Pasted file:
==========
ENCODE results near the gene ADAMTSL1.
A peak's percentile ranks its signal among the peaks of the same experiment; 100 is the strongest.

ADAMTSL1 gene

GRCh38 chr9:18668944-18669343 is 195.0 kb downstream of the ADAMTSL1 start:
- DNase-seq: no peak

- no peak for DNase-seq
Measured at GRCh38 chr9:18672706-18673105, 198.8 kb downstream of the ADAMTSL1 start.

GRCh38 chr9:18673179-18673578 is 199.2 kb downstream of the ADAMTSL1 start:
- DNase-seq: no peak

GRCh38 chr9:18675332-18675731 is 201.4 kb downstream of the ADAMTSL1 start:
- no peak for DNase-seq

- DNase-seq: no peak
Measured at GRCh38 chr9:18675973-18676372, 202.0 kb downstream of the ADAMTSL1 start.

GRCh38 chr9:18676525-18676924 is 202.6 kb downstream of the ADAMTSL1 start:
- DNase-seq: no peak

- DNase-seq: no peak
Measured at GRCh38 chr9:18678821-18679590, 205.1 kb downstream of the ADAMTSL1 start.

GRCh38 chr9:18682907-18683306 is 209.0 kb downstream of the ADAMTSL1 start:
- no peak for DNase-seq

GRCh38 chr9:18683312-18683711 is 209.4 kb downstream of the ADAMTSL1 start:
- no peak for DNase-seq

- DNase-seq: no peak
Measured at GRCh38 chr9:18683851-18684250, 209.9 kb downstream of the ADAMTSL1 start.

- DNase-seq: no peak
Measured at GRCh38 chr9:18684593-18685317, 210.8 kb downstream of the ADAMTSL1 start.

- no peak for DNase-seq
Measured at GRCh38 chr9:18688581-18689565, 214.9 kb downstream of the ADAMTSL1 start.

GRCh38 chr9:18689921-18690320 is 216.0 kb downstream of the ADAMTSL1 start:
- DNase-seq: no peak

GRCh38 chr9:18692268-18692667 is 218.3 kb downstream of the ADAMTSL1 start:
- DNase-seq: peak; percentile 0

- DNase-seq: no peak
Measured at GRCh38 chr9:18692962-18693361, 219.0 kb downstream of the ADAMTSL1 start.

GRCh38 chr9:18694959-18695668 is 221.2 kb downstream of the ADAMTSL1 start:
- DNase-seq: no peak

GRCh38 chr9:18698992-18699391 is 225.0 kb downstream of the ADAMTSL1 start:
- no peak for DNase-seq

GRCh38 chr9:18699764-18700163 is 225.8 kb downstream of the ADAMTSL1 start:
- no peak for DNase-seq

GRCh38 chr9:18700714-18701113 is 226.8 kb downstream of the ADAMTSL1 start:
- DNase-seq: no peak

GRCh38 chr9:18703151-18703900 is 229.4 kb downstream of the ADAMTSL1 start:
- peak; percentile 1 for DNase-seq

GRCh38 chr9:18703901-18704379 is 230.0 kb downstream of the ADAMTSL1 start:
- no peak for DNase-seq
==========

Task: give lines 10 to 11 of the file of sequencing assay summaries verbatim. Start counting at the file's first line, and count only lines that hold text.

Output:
GRCh38 chr9:18675332-18675731 is 201.4 kb downstream of the ADAMTSL1 start:
- no peak for DNase-seq